The dream of creating micro-low cost voice operators for under-serviced urban and rural areas looks set to become a reality.
The South African company Dabba with support from Internet Solutions is creating a business model that will allow micro-operators to function. Open software and hardware development support is coming from Shuttleworth Foundation.
Russell Southwood talked to the Foundation’s Steve Song about developments.
The idea developing the idea of the micro low-cost telco in South Africa came out of a workshop run by the Shuttleworth Foundation attended by among others Rael Lissos, CEO of Dabba; Elektra Freifunk, BATMAN, the author of the mesh networking protocol of the same name; David Rowe of the Free Telephony Project and open hardware pioneer; Jeff Fletcher, Internet Solutions; and Jeff Wishnie, CTO, Inveneo.
According to Steve Song: “The intent of the workshop was to bring together the right people to be able to prototype a Village Telco, with the intention of getting some configurations and code up on to the website so that interested parties would have something to hack on…We never did build a prototype but we did something better, we brainstormed a new, low-cost start-up model for a Village Telco”.
The workshop differed from previous low-cost attempts in two ways. Firstly, previous geek enthusiasts have been keen on cheap Wi-Fi to deliver Internet. This group came together to create a technology and a model that would deliver voice and fit into the telco world. Secondly, it was working on the assumption that whatever technology was created that it needed to be able to be assembled “out-of-the-box” and be durable away from the caring hands of maintenance staff.
The ideas have been taken up by Dabba run by South African entrepreneur, Steve Lissos who has previously successfully developed education content for the Open University. It has a VANS licence and is already operating in Orange Farm, 45 minutes south of Johannesburg. Song says that it’s still prototype technology but the aim is to achieve the simplicity of an “out-of-of-the-box” offer: “There’s a lot of energy among the participants.”
Dabba has partners who want to expand into Alexandria and Soweto in the greater Johannesburg area and Khayelitsha in Cape Town. Emerging markets low-cost voice provider Inveneo is also interested in participating for the markets it operates in.
Dabba is already interconnecting with South Africa’s four main voice carriers but reactions are mixed. One of the larger mobile carriers has been very helpful, whilst a couple have been blocking calls. It has had support from IS who are one of the 20 VANS currently queuing to get infrastructure licences.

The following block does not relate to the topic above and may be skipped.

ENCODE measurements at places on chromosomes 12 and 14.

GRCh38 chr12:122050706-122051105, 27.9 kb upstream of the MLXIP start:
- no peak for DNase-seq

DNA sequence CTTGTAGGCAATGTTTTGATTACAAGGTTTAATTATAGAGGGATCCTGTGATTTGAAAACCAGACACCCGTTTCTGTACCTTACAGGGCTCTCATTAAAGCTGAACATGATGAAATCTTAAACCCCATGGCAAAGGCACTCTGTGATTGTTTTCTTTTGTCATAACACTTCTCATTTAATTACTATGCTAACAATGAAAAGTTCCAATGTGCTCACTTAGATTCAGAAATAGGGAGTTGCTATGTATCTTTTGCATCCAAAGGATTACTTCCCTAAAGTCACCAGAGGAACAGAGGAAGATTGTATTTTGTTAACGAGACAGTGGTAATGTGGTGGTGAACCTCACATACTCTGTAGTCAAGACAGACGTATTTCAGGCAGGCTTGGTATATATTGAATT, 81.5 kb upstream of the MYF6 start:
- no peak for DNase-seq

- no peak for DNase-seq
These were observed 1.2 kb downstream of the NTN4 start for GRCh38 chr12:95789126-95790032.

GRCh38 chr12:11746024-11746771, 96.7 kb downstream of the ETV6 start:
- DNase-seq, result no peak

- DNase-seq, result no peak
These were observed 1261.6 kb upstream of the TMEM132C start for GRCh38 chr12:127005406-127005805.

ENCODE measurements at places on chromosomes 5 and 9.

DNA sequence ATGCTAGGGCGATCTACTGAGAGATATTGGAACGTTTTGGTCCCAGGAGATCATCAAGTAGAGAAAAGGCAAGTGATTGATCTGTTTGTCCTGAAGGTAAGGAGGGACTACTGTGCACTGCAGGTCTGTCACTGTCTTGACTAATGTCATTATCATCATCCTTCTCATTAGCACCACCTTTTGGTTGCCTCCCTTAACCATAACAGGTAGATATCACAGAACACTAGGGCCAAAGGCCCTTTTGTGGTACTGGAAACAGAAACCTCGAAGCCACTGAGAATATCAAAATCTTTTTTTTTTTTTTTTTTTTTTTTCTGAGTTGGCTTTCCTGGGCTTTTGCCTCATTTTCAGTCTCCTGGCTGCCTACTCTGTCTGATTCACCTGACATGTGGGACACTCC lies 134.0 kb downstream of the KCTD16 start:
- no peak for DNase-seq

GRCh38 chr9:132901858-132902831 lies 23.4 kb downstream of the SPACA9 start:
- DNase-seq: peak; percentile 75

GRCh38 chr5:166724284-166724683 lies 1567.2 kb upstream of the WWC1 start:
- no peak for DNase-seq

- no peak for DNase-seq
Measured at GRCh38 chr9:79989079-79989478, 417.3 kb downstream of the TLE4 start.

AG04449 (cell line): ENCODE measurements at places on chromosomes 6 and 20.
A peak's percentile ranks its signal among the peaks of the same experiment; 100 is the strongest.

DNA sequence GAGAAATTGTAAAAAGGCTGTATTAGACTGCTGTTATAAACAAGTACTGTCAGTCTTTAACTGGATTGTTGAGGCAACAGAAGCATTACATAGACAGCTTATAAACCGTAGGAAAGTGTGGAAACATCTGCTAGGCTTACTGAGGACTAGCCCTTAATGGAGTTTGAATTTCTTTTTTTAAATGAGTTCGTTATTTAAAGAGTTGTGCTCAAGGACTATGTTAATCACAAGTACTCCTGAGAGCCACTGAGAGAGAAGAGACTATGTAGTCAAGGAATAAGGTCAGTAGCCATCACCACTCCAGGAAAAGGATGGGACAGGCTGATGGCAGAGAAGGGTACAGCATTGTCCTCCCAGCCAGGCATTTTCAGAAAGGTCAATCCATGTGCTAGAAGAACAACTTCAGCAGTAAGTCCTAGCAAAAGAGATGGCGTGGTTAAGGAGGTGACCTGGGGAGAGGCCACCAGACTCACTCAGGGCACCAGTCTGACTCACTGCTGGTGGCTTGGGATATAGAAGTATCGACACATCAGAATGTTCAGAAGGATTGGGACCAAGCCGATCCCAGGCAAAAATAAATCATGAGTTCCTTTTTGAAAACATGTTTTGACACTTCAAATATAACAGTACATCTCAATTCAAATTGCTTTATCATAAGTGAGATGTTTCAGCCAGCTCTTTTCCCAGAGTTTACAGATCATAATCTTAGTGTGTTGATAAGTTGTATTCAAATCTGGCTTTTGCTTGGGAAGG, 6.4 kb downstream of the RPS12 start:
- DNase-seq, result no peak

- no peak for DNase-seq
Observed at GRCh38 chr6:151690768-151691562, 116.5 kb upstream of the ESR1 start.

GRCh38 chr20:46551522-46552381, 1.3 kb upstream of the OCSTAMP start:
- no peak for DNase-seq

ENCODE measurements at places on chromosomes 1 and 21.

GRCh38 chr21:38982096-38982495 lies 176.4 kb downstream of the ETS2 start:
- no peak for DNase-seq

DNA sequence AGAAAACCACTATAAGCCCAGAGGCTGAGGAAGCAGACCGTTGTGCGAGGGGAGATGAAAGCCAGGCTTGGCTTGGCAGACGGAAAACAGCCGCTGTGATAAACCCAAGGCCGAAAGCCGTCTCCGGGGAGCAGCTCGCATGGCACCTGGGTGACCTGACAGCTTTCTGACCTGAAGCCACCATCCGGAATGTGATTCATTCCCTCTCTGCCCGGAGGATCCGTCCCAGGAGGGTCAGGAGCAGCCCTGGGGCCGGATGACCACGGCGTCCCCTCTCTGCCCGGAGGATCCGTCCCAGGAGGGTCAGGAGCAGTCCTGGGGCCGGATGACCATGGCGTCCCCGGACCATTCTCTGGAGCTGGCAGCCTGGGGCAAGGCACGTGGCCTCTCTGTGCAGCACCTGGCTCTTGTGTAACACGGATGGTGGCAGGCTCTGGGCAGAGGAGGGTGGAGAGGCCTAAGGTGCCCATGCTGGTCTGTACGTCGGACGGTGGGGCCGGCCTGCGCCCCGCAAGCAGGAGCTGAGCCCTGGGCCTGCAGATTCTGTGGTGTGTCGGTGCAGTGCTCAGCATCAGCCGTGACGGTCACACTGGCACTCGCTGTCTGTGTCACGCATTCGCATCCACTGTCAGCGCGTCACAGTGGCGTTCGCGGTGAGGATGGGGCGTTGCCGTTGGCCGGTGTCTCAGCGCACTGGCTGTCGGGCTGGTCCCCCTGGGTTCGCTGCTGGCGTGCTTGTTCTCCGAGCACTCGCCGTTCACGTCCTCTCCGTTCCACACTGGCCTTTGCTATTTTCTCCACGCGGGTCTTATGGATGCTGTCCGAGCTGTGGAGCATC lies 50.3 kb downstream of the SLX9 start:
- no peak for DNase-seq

Dabba’s plan is to become an intermediary for the much smaller micro telcos, allowing them to aggregate traffic before entering the telco world and providing much needed support. It will also enable the micro telcos to offer cheap calling to other micro telcos that work with Dabba. The business is focused on working financially with 1,000 subscribers.
And the technology to run this? According to Song: “…we came to our 5000 dollar recipe for a Village Telco startup. USD 5000 should get you a server and printer (for pay-as-you-go coupons) running Asterisk and A2billing (modified into simple management framework), an Ubiquiti Nanostation-based Super Node and about 40 Mesh Potatoes (a ruggedised ATA and Mesh AP).”
The user would get a cheap VoIP handset from someone like UT Starcom. The SuperNode will deliver a coverage area of 2 kilometres but the phone’s range is only 100 metres. The alternatives are that there would have to be a greater density of wireless access points or as with the precursors to mobile phones, the access points might be physically marked and people could stand near them. The former would make sense for a large village, latter might work in a smaller settlement.
For the mobile operator, it allows others to take the financial and control risks in areas of marginal business. And if it succeeds, it may offer valuable lessons in how to strip back the CAPEX to meet market demand in increasingly marginal areas. This will not prevent the more pig-headed mobile companies from trying to strangle it at birth.
It offers local entrepreneurs the opportunity to build a business. For the unspent millions in Universal Service Funds all over Africa it offers a new market-driven element that could energise the drive to reach the last 30-50% of Africans who do not yet currently have access to voice or Internet.